Normally we would not put such a simple topic on a
paper blog, but with so many disinformations around, we thought that this might be just another nontechnical post explaining VMware Terminology. But here it is. This post will explain with simple words What is VMware Hyper-Converged Infrastructure and VMware vSAN.
We're usually writing technical posts or posts giving IT and VMware admins some tips on how to configure, upgrade and maintain VMware infrastructures, but recent successful post (share over 2.3K over our social media channels) was not really technical – What is The Difference between VMware vSphere, ESXi, and vCenter.
Before we actually start, it might be a good idea to explain what is converged infrastructure first. The most important difference between converged and hyper-converged infrastructures is that in a converged infrastructure, each of the components in the building block is a component that can be dissociated from the other. For example, one can pick the server to use it just as a server, or the storage device (SAN) which can be separated, to be used as a storage device. Both can be separated and used separately.
What is VMware Hyper-Converged Infrastructure?
VMware Hyper-converged Infrastructure (HCI) is software driven and when you pick a bunch of servers with some local storage in each one of those, a VMware vSAN software can literally transform this local storage which is in each of those hosts, into a single datastore visible to all hosts participating in the VMware vSAN cluster.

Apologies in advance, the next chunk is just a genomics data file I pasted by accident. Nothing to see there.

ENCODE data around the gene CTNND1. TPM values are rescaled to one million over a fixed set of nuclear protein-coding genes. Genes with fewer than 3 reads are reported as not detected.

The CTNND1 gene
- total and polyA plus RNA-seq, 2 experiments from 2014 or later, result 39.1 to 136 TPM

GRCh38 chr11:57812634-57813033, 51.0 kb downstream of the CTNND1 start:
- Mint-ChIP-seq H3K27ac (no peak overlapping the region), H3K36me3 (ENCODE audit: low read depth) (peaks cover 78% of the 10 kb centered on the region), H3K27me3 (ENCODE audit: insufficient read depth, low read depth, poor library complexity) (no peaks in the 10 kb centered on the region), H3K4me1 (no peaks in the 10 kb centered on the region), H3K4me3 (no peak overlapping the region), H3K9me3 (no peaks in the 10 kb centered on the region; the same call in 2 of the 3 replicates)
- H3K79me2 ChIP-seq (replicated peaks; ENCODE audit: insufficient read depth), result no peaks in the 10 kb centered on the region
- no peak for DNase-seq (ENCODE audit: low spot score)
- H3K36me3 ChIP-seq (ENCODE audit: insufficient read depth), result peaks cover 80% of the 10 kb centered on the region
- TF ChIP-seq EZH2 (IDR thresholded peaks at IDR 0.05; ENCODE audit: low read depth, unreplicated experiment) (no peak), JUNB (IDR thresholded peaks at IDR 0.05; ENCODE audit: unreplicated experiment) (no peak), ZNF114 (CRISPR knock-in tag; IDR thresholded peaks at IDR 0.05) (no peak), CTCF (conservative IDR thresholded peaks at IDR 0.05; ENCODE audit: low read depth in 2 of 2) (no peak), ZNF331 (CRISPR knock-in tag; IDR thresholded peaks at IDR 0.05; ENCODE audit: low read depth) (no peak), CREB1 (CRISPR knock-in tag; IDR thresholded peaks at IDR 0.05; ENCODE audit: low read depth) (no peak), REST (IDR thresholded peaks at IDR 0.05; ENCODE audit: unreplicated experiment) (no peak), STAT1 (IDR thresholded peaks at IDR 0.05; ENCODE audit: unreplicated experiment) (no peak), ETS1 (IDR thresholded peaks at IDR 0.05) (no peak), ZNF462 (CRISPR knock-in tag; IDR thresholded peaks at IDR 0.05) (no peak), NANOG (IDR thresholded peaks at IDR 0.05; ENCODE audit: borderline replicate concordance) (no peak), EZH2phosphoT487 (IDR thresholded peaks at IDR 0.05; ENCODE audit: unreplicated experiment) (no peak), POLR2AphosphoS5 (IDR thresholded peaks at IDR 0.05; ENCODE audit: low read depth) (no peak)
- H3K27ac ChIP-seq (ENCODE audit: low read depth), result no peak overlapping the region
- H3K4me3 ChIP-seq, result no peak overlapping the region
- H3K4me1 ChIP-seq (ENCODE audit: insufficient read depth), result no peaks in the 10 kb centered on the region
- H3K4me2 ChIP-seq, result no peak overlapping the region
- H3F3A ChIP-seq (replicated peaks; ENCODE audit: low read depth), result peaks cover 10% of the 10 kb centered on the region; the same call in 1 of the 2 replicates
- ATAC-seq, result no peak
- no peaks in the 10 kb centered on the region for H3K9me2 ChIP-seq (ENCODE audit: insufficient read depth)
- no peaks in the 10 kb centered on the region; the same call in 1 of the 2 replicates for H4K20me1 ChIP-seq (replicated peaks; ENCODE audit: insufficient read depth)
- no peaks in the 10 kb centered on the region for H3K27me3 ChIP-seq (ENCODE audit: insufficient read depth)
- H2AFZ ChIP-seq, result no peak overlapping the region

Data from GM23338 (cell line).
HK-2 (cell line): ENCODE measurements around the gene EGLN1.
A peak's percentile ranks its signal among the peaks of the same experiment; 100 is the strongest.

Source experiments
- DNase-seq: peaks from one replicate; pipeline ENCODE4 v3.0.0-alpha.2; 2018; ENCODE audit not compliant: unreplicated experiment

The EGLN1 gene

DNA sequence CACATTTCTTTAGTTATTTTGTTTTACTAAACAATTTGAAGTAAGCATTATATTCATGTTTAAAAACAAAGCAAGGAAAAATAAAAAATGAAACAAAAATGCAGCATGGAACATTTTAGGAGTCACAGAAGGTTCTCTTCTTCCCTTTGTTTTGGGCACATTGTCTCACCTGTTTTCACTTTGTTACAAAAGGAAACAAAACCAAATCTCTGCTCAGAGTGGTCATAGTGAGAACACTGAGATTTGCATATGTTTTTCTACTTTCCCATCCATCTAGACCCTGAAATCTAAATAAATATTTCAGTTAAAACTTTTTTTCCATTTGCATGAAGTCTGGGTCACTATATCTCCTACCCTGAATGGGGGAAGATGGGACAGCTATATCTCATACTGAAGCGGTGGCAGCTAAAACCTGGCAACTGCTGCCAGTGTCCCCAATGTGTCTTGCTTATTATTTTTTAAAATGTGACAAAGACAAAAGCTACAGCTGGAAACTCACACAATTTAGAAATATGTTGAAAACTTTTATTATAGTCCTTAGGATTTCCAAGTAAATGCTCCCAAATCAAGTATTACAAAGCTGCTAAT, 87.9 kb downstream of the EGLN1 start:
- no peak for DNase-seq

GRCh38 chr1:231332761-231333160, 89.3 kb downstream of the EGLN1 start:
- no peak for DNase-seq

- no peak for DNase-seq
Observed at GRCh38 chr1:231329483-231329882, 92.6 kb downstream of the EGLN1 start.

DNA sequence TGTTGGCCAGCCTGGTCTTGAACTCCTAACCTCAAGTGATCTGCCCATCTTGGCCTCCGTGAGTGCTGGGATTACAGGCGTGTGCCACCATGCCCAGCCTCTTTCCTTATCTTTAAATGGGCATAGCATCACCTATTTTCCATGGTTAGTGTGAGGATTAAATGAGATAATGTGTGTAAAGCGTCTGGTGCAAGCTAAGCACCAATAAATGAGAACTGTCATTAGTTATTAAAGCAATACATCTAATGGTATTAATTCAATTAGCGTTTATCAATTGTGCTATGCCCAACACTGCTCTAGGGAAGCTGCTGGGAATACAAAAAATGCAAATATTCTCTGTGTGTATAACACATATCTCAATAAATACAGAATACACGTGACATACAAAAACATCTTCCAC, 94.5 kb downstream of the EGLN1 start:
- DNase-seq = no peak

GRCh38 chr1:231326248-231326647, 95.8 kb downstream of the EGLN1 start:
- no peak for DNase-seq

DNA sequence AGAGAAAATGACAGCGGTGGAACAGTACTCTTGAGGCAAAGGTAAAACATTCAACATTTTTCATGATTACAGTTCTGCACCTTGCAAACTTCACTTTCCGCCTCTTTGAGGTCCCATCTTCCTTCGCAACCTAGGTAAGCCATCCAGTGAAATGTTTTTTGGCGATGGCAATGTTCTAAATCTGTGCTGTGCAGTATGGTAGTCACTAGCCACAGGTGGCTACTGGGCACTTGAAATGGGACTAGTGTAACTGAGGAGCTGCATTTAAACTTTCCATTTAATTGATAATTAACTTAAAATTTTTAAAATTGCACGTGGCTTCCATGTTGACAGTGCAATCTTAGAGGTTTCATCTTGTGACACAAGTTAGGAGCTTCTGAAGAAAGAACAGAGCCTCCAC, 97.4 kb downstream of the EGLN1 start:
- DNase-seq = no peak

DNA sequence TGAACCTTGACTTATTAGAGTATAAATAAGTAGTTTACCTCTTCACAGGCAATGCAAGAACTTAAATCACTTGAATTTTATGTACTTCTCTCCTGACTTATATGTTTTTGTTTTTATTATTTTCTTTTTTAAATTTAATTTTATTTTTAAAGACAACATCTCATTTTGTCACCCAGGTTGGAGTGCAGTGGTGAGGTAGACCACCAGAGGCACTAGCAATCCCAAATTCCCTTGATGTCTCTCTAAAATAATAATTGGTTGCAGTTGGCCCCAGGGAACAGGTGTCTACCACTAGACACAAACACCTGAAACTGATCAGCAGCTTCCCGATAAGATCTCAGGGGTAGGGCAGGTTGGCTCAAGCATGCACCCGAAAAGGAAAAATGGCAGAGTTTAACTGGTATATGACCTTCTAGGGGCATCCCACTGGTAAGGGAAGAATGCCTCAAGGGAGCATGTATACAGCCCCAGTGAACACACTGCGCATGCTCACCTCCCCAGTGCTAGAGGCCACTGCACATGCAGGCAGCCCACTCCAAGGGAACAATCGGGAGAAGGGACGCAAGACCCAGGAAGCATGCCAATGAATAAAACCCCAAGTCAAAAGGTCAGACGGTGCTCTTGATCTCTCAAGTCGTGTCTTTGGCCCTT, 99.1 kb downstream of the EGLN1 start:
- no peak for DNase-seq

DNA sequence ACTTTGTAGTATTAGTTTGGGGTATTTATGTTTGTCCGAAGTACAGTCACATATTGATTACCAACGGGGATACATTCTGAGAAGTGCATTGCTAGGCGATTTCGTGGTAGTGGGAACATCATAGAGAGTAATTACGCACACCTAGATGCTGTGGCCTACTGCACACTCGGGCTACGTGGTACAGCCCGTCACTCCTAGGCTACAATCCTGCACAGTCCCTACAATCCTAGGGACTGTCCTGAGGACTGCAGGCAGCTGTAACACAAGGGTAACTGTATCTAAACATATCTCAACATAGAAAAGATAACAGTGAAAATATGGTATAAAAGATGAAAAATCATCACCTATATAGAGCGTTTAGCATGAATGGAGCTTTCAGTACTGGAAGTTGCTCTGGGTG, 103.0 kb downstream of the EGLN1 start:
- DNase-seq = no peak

Note that you can't just use ANY hardware, but only hardware which is on VMware HCL for vSAN. Better yet, the most easier is to pick a VMware vSAN ready node which is pre-configured with hardware compatible for VMware vSAN.
On the screenshot below you can see the individual hosts, each populated with local storage and the virtual SAN datastore. It spans all the hosts. Yes, each host participates with its local storage, to the shared pool datastore.
And the same way that we use VMware cluster within a traditional converged infrastructures, it is the same for vSAN cluster, but in this hyper-converged infrastructure, it's vSAN playing the role of shared storage. Not a dedicated storage device such a SAN.
Well, I think we cannot be more simple with our explanations. We have published tons of articles on VMware vSAN over the past 3 years. It's worth to mention that the latest VMware vSAN 6.6 release which has been released just a few weeks ago, has the largest number or innovations and improvements. You can find our detailed article about VMware vSAN 6.6 here – VMware vSAN 6.6 Announced.
Shop for vSphere licenses at VMware Store:
- vSphere Essentials Plus – vMotion, HA… 3 Hosts, vCenter
- vSphere Essentials – 3 Hosts, vCenter
- vSphere Standard – Per Physical CPU license
The product went GA about a week after the announce. There were quite a few folks asking for the download link, but as we mentioned in the post, it is an announce, not a release. But this isn't new. VMware now always announces new release, but then the availability of the bits isn't always immediate… -:)